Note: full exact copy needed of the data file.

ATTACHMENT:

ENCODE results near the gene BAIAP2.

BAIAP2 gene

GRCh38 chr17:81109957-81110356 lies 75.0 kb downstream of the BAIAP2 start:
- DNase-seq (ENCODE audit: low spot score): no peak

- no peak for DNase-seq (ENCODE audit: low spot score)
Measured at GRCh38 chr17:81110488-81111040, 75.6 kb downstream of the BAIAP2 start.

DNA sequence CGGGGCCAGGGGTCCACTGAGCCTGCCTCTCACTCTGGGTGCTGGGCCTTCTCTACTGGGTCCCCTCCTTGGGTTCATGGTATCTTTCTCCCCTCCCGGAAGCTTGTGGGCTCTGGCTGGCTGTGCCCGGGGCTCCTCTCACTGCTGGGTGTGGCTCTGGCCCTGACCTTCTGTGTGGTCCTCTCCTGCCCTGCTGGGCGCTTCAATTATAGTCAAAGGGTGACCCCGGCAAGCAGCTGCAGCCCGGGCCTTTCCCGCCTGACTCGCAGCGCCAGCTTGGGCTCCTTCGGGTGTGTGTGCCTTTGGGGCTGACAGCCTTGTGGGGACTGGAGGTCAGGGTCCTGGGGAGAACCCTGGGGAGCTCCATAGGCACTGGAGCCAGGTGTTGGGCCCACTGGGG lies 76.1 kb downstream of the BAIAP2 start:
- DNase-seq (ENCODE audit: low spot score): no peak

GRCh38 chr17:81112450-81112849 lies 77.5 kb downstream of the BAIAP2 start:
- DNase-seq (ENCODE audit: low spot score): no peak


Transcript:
ENCODE results near the gene BAIAP2.

BAIAP2 gene

GRCh38 chr17:81109957-81110356 lies 75.0 kb downstream of the BAIAP2 start:
- DNase-seq (ENCODE audit: low spot score): no peak

- no peak for DNase-seq (ENCODE audit: low spot score)
Measured at GRCh38 chr17:81110488-81111040, 75.6 kb downstream of the BAIAP2 start.

DNA sequence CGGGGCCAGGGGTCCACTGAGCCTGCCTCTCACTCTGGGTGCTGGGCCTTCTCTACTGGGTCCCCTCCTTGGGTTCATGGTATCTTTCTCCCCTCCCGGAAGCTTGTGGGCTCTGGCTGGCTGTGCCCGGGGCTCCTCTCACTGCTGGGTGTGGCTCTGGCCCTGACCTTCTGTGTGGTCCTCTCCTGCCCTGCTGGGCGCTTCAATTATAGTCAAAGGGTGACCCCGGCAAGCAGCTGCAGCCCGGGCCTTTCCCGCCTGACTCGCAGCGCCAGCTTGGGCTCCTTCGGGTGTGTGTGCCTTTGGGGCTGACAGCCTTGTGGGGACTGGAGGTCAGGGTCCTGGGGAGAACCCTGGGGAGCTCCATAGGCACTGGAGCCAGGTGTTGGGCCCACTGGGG lies 76.1 kb downstream of the BAIAP2 start:
- DNase-seq (ENCODE audit: low spot score): no peak

GRCh38 chr17:81112450-81112849 lies 77.5 kb downstream of the BAIAP2 start:
- DNase-seq (ENCODE audit: low spot score): no peak